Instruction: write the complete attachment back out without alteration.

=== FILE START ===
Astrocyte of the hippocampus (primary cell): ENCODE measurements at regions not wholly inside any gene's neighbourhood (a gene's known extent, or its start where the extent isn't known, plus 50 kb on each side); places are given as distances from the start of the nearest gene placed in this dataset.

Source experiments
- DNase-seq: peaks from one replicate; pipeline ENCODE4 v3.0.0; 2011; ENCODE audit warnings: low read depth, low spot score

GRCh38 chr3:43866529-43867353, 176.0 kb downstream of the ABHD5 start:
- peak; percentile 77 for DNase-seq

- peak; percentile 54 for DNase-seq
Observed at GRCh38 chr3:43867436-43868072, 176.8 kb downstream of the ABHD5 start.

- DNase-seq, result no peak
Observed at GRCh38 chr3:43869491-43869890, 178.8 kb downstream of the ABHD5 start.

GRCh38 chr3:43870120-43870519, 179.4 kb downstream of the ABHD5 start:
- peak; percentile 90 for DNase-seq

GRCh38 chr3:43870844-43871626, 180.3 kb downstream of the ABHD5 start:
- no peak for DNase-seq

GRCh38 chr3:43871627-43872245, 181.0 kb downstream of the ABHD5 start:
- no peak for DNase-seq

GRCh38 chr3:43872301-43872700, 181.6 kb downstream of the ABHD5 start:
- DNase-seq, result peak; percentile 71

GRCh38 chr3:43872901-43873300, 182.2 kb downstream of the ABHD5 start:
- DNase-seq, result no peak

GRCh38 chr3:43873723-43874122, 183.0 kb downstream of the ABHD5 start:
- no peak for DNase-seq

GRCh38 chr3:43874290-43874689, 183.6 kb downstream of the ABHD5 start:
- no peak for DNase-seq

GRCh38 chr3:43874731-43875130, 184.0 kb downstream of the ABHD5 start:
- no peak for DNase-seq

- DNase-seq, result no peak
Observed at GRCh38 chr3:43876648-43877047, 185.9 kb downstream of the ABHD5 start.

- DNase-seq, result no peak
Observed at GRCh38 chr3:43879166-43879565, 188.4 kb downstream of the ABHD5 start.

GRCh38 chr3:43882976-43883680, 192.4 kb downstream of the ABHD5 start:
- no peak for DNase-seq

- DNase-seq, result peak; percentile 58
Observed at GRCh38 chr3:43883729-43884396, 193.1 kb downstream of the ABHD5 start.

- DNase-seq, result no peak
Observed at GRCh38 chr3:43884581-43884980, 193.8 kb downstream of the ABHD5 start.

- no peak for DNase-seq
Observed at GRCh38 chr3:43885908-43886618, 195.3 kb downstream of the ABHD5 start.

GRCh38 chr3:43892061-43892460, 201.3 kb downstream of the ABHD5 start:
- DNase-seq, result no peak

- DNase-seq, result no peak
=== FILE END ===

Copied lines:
Astrocyte of the hippocampus (primary cell): ENCODE measurements at regions not wholly inside any gene's neighbourhood (a gene's known extent, or its start where the extent isn't known, plus 50 kb on each side); places are given as distances from the start of the nearest gene placed in this dataset.

Source experiments
- DNase-seq: peaks from one replicate; pipeline ENCODE4 v3.0.0; 2011; ENCODE audit warnings: low read depth, low spot score

GRCh38 chr3:43866529-43867353, 176.0 kb downstream of the ABHD5 start:
- peak; percentile 77 for DNase-seq

- peak; percentile 54 for DNase-seq
Observed at GRCh38 chr3:43867436-43868072, 176.8 kb downstream of the ABHD5 start.

- DNase-seq, result no peak
Observed at GRCh38 chr3:43869491-43869890, 178.8 kb downstream of the ABHD5 start.

GRCh38 chr3:43870120-43870519, 179.4 kb downstream of the ABHD5 start:
- peak; percentile 90 for DNase-seq

GRCh38 chr3:43870844-43871626, 180.3 kb downstream of the ABHD5 start:
- no peak for DNase-seq

GRCh38 chr3:43871627-43872245, 181.0 kb downstream of the ABHD5 start:
- no peak for DNase-seq

GRCh38 chr3:43872301-43872700, 181.6 kb downstream of the ABHD5 start:
- DNase-seq, result peak; percentile 71

GRCh38 chr3:43872901-43873300, 182.2 kb downstream of the ABHD5 start:
- DNase-seq, result no peak

GRCh38 chr3:43873723-43874122, 183.0 kb downstream of the ABHD5 start:
- no peak for DNase-seq

GRCh38 chr3:43874290-43874689, 183.6 kb downstream of the ABHD5 start:
- no peak for DNase-seq

GRCh38 chr3:43874731-43875130, 184.0 kb downstream of the ABHD5 start:
- no peak for DNase-seq

- DNase-seq, result no peak
Observed at GRCh38 chr3:43876648-43877047, 185.9 kb downstream of the ABHD5 start.

- DNase-seq, result no peak
Observed at GRCh38 chr3:43879166-43879565, 188.4 kb downstream of the ABHD5 start.

GRCh38 chr3:43882976-43883680, 192.4 kb downstream of the ABHD5 start:
- no peak for DNase-seq

- DNase-seq, result peak; percentile 58
Observed at GRCh38 chr3:43883729-43884396, 193.1 kb downstream of the ABHD5 start.

- DNase-seq, result no peak
Observed at GRCh38 chr3:43884581-43884980, 193.8 kb downstream of the ABHD5 start.

- no peak for DNase-seq
Observed at GRCh38 chr3:43885908-43886618, 195.3 kb downstream of the ABHD5 start.

GRCh38 chr3:43892061-43892460, 201.3 kb downstream of the ABHD5 start:
- DNase-seq, result no peak

- DNase-seq, result no peak